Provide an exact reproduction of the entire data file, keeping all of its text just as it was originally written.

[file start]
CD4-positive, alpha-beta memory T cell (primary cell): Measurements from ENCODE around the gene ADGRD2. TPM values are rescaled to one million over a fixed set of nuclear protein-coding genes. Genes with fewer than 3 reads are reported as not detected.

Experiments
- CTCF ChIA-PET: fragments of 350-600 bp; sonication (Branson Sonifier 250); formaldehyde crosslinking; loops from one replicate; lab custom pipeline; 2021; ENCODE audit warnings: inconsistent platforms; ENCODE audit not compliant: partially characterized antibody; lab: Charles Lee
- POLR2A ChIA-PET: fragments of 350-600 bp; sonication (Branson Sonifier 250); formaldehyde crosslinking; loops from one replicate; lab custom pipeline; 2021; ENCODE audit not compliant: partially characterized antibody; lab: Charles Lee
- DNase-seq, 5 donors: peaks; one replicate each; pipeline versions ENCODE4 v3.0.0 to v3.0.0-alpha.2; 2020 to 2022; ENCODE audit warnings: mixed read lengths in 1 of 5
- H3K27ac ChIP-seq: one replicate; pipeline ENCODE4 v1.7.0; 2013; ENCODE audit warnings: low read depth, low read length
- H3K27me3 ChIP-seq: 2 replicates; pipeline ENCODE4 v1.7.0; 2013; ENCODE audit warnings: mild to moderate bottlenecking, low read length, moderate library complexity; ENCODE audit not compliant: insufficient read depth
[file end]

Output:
CD4-positive, alpha-beta memory T cell (primary cell): Measurements from ENCODE around the gene ADGRD2. TPM values are rescaled to one million over a fixed set of nuclear protein-coding genes. Genes with fewer than 3 reads are reported as not detected.

Experiments
- CTCF ChIA-PET: fragments of 350-600 bp; sonication (Branson Sonifier 250); formaldehyde crosslinking; loops from one replicate; lab custom pipeline; 2021; ENCODE audit warnings: inconsistent platforms; ENCODE audit not compliant: partially characterized antibody; lab: Charles Lee
- POLR2A ChIA-PET: fragments of 350-600 bp; sonication (Branson Sonifier 250); formaldehyde crosslinking; loops from one replicate; lab custom pipeline; 2021; ENCODE audit not compliant: partially characterized antibody; lab: Charles Lee
- DNase-seq, 5 donors: peaks; one replicate each; pipeline versions ENCODE4 v3.0.0 to v3.0.0-alpha.2; 2020 to 2022; ENCODE audit warnings: mixed read lengths in 1 of 5
- H3K27ac ChIP-seq: one replicate; pipeline ENCODE4 v1.7.0; 2013; ENCODE audit warnings: low read depth, low read length
- H3K27me3 ChIP-seq: 2 replicates; pipeline ENCODE4 v1.7.0; 2013; ENCODE audit warnings: mild to moderate bottlenecking, low read length, moderate library complexity; ENCODE audit not compliant: insufficient read depth